Which is tough, because I’m a book reviewer. Words are kinda my thing.

In The Hysterical City, Bonnie, a supporting character from The Hypnotic City, stars as the ingénue who moves to Paris to kickstart a film career. Quickly finding herself more at home behind the camera than in front of it, she also gets embroiled with her boss’ family – including a terrifying misogynist called Malcolm who treats women for the female only ‘disease’, hysteria, and who has a morbid fascination with Tom Casey, the man who almost ruined Bonnie’s life, seeking to treat his victims.

I was almost overwhelmed with how well written The Hysterical City was. In it, Bonnie meets and falls for the incredibly pretty Leslie, a young British actor at the studio – who also happens to be deaf. His twin sister the makeup artist Laura quickly befriends Bonnie, and Bonnie figures out Laura is attracted to women, and of course, because she’s enlightened, she doesn’t have an issue with this. Laura teaches Bonnie sign language so she can talk to Leslie, and Laura’s French girlfriend Marie is initially hostile towards Bonnie, but then realises Bonnie’s not into Laura.

As someone who is neither hearing impaired nor gay I think the whole thing was written very sensitively. While Leslie is initially hostile and kind of a jackass to Bonnie, she doesn’t give up learning sign language, which shows her strength of character. Her relationship with her own Scooby Gang is lovely to watch develop. I’m a fan of strong female friendships.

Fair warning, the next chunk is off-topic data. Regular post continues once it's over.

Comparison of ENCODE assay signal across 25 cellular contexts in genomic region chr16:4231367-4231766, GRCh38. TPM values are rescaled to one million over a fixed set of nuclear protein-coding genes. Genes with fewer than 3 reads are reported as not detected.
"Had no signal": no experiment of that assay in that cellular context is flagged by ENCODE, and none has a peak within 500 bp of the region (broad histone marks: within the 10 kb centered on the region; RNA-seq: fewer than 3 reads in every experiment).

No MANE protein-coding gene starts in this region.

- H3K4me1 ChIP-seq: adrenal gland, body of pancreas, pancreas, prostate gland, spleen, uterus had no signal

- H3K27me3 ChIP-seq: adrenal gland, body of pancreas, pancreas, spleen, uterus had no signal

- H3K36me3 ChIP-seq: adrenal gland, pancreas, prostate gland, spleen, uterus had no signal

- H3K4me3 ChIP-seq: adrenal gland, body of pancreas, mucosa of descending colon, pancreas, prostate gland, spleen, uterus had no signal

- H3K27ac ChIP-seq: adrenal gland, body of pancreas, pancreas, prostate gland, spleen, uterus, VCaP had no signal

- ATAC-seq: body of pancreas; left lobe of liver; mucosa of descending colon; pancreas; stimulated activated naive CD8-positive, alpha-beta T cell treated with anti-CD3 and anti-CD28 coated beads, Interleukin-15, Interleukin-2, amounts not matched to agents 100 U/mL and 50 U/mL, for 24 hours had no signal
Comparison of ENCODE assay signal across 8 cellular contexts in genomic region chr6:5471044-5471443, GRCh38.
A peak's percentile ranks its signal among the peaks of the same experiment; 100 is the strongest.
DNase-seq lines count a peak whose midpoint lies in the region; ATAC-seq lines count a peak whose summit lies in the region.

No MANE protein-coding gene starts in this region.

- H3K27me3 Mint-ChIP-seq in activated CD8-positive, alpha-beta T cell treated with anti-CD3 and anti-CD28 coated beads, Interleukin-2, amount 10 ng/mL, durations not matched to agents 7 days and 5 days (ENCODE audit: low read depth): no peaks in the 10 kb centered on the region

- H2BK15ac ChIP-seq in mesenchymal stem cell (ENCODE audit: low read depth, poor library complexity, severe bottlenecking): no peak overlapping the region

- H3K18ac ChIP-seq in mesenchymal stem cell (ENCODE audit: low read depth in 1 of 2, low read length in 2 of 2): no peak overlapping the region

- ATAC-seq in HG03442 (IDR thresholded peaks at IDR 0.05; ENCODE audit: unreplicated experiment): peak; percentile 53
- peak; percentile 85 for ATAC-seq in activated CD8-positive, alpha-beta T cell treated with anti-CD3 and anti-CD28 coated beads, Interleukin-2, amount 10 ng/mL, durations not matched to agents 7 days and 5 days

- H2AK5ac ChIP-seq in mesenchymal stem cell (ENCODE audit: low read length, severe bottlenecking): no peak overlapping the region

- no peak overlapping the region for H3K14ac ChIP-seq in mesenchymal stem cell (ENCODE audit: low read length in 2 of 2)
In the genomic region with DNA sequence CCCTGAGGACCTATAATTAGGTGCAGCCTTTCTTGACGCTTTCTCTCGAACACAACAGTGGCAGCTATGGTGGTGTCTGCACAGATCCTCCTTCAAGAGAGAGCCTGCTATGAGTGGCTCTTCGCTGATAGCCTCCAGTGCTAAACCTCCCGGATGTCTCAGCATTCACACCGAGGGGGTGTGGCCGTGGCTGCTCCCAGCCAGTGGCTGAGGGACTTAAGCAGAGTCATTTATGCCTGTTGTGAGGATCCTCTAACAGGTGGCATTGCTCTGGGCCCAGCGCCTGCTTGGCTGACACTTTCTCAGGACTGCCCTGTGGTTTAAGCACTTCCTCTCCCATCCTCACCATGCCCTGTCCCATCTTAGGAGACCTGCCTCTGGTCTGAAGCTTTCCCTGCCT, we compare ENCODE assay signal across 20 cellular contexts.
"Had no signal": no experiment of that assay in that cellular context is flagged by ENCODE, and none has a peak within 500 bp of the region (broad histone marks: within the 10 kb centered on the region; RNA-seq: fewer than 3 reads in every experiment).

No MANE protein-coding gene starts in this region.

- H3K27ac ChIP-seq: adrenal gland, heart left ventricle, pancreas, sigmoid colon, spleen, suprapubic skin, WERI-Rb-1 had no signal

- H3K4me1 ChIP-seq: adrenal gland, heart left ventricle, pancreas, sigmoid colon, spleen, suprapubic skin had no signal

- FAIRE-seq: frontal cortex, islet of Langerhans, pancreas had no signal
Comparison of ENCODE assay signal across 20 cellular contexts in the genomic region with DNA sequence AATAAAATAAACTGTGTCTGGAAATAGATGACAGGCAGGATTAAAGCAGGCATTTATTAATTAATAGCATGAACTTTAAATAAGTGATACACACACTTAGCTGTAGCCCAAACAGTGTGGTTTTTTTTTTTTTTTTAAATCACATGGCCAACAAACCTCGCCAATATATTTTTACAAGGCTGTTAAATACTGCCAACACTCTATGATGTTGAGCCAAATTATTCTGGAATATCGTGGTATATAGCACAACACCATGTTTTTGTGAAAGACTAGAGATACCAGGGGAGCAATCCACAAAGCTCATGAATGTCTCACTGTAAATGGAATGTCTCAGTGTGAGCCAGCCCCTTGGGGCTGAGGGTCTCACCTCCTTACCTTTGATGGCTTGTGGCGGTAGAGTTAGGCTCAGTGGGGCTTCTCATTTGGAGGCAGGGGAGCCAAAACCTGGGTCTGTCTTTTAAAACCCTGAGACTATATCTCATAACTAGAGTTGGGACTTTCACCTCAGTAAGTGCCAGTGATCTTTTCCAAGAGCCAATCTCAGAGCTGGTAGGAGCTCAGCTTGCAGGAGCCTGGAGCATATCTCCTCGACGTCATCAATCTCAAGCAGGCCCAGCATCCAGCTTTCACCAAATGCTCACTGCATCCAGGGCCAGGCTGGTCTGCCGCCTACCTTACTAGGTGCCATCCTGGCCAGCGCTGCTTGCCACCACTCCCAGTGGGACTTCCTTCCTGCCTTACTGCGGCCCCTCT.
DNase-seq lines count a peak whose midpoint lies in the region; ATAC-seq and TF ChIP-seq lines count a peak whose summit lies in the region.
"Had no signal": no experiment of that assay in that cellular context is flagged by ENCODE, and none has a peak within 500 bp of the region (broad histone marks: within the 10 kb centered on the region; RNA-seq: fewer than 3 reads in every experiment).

Berthot also must have done a ton of research because there was a lot of different niche interests crammed into this book. I think Berthot wrote with authority not only on sign language and different verbal languages, but also on French history, historical literature (Bonnie liked to read), and the general business of making films in that time period. 

The main villain in this book was just despicable, a completely awful person who took advantage of vulnerable people to do simply awful things. Every time he was on the page, I literally cringed, and I was so desperate for someone to just jump on him and stab him to death. Berthot showed great restraint handling him like she did! 

I was also kept guessing with the several mysteries in the plot… I don’t want to say more, because I felt genuine horror at discovering it all myself, so I’d rather other readers discovered it for themselves as well!

The pacing was perfect. I felt like the pages flipped by and I finished it quicker than every other book I have read recently. The atmosphere was incredible –  a carefully cultivated mix of turn of the century glitzy glam and the seductiveness of the emerging film era, with French flair, and the same heavy atmosphere mixed with both hope and dread I found in the previous two books, while not being as gloomy as the first.

I distinctly remember how much I loved the previous books, and if I had to choose my favourite out of the Chronicles so far… I couldn’t? Don’t make me? I love them all!

All I can do is turn my pleading puppy dog eyes on Berthot and beg… more please?


About Nemo

A lover of kittens and all things sparkly, Nemo has a degree in English Literature and specialises in reviewing contemporary, paranormal, mystery/thriller, historical, sci-fi and fantasy Young Adult fiction. She is especially drawn to novels about princesses, strong female friendships, magical powers, and assassins.